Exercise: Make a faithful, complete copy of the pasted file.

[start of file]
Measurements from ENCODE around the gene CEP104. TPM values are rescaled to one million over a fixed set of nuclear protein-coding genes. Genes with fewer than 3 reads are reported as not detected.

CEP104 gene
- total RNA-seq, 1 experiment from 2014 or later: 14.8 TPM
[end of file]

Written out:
Measurements from ENCODE around the gene CEP104. TPM values are rescaled to one million over a fixed set of nuclear protein-coding genes. Genes with fewer than 3 reads are reported as not detected.

CEP104 gene
- total RNA-seq, 1 experiment from 2014 or later: 14.8 TPM